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China & Japan
Part 1
Chinese Pottery
• Chinese ceramics dates back as early as to the Paleolithic Era
• Pottery has been found in southern China that dates back 18,000 years ago
• China’s raw material resources provide it with the materials to
produce their own clay
• White clay, otherwise known as Porcelain, is the most pure clay
• As clay gets darker and more red, it is considered to have more impurities
in it
• The Chinese created a wide variety of ceramic wares
• Tiles
• Bricks
• Hand-built pottery
• Wheel-thrown pottery
Chinese Porcelain
• Porcelain is where we get the term
“Fine China” from
• Porcelain is so pure that it is
translucent when thrown thin on
the pottery wheel
• Porcelain is made from the
following natural materials:
• Kaolin
• Feldspar
• Quartz
• Petunse
• Dynasty: the succession of rulers
from the same family
• Han Dynasty, 202 B.C.-220 A.D.
• Produced first true Porcelain
• Sui & Tang Dynasties, 581-907
• Low fire and high fire Porcelains
• Created a new lead-glaze
• Beginnings of Imperial Porcelain
• Song & Juan Dynasties, 960-1368
• Main production time for Imperial
• Ming Dynasty, 1368-1644
• New technologies allowed for more
advanced ceramics techniques
Imperial Porcelain
• Imperial Porcelain was believed to have been started during the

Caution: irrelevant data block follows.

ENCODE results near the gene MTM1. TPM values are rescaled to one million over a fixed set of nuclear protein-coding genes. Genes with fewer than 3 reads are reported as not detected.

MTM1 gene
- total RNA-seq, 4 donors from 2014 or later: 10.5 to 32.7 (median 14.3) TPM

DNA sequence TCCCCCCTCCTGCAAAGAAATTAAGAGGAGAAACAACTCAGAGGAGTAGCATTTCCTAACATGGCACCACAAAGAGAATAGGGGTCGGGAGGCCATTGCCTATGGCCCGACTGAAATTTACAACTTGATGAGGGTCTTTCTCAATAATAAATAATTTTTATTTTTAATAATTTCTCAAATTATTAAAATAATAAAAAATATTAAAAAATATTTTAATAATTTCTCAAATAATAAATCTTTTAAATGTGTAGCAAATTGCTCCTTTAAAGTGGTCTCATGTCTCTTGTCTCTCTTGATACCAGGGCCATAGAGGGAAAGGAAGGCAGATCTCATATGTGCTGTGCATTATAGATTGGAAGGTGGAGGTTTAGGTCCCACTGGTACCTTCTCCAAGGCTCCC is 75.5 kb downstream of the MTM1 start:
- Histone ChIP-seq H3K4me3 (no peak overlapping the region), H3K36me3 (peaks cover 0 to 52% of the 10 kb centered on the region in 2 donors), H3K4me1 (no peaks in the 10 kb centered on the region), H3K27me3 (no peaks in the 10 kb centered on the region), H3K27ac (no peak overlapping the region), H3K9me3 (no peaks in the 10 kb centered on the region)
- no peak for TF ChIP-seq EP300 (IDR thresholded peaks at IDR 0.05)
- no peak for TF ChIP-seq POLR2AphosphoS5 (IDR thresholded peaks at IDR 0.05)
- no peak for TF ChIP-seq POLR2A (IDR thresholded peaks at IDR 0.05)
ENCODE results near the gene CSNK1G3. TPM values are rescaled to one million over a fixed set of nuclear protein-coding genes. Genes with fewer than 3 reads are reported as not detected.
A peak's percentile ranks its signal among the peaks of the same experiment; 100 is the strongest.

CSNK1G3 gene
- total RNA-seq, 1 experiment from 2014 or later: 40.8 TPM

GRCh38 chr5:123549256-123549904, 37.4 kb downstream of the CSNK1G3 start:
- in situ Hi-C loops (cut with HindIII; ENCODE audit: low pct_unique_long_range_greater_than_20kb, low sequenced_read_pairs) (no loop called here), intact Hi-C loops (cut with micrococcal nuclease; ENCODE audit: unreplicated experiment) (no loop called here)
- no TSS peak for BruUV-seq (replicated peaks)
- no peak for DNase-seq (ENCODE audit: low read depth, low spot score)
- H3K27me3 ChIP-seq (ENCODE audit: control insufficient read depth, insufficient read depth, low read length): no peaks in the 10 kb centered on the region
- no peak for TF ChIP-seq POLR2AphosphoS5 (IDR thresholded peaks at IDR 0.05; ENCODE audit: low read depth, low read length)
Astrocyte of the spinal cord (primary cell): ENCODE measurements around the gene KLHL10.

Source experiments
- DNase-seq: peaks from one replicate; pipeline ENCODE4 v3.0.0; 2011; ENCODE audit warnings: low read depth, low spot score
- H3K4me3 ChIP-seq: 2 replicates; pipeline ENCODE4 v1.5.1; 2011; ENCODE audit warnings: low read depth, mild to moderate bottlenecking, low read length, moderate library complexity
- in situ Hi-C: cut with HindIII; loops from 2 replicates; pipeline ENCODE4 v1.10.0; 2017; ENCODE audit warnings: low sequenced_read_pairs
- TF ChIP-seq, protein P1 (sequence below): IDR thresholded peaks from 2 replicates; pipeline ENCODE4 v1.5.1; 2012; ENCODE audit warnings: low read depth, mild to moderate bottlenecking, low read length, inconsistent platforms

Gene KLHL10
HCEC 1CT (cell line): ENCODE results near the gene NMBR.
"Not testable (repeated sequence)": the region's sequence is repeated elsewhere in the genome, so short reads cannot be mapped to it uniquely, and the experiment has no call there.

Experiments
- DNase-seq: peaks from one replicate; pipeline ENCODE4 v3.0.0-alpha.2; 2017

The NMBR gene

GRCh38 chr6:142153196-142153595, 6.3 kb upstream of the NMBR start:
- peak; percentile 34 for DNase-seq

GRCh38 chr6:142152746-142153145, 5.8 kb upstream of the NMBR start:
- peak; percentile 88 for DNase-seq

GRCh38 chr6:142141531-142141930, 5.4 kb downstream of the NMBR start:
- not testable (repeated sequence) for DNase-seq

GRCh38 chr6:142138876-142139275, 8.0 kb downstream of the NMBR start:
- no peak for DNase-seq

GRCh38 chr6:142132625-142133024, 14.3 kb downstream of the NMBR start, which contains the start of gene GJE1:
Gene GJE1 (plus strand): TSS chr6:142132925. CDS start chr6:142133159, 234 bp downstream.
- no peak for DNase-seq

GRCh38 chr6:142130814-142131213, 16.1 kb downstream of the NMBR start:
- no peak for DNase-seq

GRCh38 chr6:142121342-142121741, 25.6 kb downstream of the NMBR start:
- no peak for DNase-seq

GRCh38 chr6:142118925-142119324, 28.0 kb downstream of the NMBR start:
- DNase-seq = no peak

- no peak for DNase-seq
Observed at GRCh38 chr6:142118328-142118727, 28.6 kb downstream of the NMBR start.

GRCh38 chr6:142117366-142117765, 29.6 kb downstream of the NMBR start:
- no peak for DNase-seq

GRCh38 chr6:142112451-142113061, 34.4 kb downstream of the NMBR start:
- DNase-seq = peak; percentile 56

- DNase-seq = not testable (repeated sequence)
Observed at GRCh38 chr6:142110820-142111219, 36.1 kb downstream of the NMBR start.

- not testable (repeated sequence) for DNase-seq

Tang Dynasty
• Only the very wealthy could afford to buy these wares, such as the Imperial
Court members, thus the name
• Cobalt Oxide was mixed with water and painted onto the green
ware pot as an under glaze.
• Artists would apply multiple layers to achieve a richer blue tone
• Imperial Porcelain was exported to Japan
• Tea masters would use it for their tea ceremonies
Porcelain Plates
• Radial Symmetry
• When a pattern or image repeats and
rotates itself around a central axis
• Chinese potters usually decorated
their wares using radial symmetry
• Most often a singular image was
painted in the center of a plate or
bowl and a radial symmetrical
border was added to the edge
Part 2
History of the Tea Ceremony
• Green tea originated in China
• Green tea plants were brought to Japan from China during the
beginning of the Tang Dynasty
• Relations between China and Japan at this time were excellent
• Chinese Buddhist priest wrote a book on the proper method of
preparing tea called “Cha Ching”
• Correct temperature of hot water
• Use of tea vessels
• Toward the end of the Tang Dynasty, their relationship deteriorated
• Japan had to cultivate their own traditions for tea now
History of the Tea Ceremony cont.
• During the Nara and Heian periods in
Japan, tea was a rare commodity
• Rules were created for the consumption
of tea
• In 1187 Myoan Eisai, a Japanese
priest, traveled to China to study
philosophy and religion
• He became the founder of Zen
• He was the first one to cultivate tea for
religious purposes
• Eisai was the first to suggest and
teach the grinding of tea leaves
before adding hot water.
• A Sung emperor named Hui Tsung,
referred to a bamboo whisk used to